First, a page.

Keith Miller, in The Taste of New Wine, relays the story of a busy executive who, during his private devotions one morning, prayed, “Lord, let someone see Jesus in me today.” Then, seeing the clock on the wall, he took his last gulp of coffee, jumped into his car and sped to the train station for his commute into the city. He couldn’t afford to be late to work … again!
Standing on the train platform was a young boy waiting for his commuter to school, his arms loaded with books, pens, papers and a small lunch pail.
It was morning rush hour and the platform was jammed.
As the train approached, the commuters began jockeying for position. As the doors opened and the crowd stampeded to get aboard, the schoolboy was pummeled and lost control of his supplies, spilling them to the cement—kicked away in every direction by the boarding masses.
The busy executive saw it and wanted to help, but he couldn’t miss that train. One more late arrival would jeopardize his job—a job he couldn’t afford to lose.
Then quickly, his prayer returned, “Lord, let someone see Jesus in me today.”
As guilt battled duty, the man gritted his teeth, laid down his briefcase, knelt to all fours and began gathering and reassembling the boy’s belongings … as his commuter train left the station.
The little boy stood in amazement, watching the man’s every move without saying a word. Carefully and neatly, the executive replaced the items in the boy’s arms. With glassy eyes spread wide, the bedazzled child finally asked, “Sir, are you Jesus?”
The busy executive, in telling the story later, said, “For that one moment, I was.”
As Christ’s ambassadors we represent Him in everything we do, even the things that can’t possibly benefit us.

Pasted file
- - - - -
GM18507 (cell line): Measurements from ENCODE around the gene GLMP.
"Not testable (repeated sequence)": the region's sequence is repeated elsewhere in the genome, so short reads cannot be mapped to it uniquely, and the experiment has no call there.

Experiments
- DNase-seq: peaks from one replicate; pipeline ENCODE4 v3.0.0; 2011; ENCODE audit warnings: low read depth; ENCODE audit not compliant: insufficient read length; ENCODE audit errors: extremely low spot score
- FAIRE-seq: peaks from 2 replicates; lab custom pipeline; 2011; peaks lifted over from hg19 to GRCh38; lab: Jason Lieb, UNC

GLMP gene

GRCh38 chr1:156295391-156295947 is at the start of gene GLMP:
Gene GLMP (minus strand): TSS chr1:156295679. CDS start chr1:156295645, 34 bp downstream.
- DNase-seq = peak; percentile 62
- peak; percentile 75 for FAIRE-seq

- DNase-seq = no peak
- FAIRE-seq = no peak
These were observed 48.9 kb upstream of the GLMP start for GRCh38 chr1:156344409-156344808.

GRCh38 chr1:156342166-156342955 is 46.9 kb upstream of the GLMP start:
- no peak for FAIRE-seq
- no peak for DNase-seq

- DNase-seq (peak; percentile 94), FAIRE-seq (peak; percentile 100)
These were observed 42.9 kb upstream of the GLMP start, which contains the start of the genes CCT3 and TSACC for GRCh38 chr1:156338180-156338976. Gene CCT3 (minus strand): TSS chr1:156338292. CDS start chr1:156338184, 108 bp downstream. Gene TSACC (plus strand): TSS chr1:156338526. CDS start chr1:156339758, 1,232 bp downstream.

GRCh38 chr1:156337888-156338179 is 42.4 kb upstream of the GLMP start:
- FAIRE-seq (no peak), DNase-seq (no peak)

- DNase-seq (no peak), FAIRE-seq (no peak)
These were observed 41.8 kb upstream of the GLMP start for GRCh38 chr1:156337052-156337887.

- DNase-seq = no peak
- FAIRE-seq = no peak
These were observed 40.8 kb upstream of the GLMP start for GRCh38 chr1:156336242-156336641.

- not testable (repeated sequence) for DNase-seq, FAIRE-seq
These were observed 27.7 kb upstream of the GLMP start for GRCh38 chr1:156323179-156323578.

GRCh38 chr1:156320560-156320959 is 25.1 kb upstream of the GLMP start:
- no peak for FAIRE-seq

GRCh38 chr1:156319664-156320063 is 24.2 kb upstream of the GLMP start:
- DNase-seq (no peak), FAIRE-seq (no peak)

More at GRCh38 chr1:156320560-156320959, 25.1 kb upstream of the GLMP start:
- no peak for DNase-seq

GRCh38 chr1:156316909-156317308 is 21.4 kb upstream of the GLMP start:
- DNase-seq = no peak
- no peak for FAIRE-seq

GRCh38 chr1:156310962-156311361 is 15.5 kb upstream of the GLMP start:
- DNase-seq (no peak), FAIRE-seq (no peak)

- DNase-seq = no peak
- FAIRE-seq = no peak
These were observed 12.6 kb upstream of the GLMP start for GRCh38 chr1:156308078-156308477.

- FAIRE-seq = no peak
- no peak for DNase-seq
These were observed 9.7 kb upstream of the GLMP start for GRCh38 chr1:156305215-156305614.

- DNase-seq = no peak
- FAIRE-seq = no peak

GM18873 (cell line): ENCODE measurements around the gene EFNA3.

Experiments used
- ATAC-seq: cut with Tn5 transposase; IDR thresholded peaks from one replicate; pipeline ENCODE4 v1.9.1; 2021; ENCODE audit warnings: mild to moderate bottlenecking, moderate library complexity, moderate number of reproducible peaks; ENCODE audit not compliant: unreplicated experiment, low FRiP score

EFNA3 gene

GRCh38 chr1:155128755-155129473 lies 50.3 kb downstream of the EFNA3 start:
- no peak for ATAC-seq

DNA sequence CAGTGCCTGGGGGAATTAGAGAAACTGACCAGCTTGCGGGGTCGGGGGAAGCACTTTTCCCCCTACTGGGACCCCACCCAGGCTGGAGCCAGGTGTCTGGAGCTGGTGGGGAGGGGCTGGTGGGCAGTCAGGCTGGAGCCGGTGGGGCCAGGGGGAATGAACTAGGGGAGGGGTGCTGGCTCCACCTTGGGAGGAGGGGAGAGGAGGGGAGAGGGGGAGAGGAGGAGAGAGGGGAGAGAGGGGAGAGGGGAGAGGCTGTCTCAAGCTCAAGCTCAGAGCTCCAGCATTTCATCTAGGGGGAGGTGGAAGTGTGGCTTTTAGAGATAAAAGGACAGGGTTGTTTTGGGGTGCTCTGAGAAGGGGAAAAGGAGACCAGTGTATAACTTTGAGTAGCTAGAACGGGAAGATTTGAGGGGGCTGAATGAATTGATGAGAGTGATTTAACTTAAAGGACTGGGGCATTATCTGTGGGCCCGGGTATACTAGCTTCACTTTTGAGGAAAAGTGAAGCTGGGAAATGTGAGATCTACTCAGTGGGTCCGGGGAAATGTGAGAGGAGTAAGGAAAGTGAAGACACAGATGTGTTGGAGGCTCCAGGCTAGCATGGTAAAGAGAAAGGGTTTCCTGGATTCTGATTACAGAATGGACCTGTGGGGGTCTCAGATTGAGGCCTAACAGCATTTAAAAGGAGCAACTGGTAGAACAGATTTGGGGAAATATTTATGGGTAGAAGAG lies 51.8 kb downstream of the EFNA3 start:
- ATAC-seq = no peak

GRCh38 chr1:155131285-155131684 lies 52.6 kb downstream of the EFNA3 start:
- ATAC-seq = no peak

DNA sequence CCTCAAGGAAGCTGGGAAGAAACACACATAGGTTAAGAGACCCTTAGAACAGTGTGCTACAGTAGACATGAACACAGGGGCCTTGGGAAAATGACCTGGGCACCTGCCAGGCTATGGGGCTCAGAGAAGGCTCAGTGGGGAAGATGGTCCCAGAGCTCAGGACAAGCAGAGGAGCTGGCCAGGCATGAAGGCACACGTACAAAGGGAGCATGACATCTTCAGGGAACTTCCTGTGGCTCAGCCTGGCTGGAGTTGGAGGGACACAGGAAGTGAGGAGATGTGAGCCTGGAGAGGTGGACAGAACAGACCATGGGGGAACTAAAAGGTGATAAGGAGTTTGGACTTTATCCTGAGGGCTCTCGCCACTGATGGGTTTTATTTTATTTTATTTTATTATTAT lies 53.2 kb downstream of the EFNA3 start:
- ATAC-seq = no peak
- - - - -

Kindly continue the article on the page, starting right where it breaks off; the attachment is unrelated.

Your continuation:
Biblically speaking, encouragement and compassion go hand in hand. In both Hebrew and Greek, the word “compassion” is “a gut feeling for the needs of others,” a sense of duty—“the highest duty,” as William Barkley calls it. Meanwhile, encouragement is the muscle that responds to that compassion.
Compassion is the diagnosis, encouragement is the medicine. The one was always meant to follow the other.
But for all its good—and there’s plenty of it—encouragement is not always reciprocated. It’s often a one-way street, a solo flight. Like found money, it may not be returned.
In fact, scripture gives the impression that it won’t be returned. For example:
• During the 40 year Exodus, the word encourage is mentioned only twice in scripture. In each case, it was Moses who encouraged the people. Not once did the people encourage him.
• During David’s leadership the scriptures mention encourage only twice. Once when Jonathan encouraged him, and the other when David encouraged Joab … who, at the time, was plotting to overthrow David.
• Job sat on the ash heap of his seemingly ruined life. Soon his friends joined him. Not once during their long dialog did they encourage him. Yet Job, concerned for their well-being, encouraged them.
• Paul’s final trip was on a storm-tossed voyage taking him to face his executioner in Rome. All 275 aboard were seasick—and presumably, so was Paul—and yet he encouraged all of them.
• Jesus was forever encouraging others, including His deeply depressed disciples ... just hours before HE was to die.
It appears if we want to encourage others we need to be prepared to go it alone.
On the speaker’s side of my pulpit was fastened a brass plate that only I could see. It quoted the Greeks who asked of Philip, “Sir, we would see Jesus.” That little sign was a constant reminder of why I stood in that pulpit.
The same can be said about encouraging others. It’s a selfless act that vividly depicts the Savior. And it’s through those acts that the people will say, “Sir, are you Jesus?”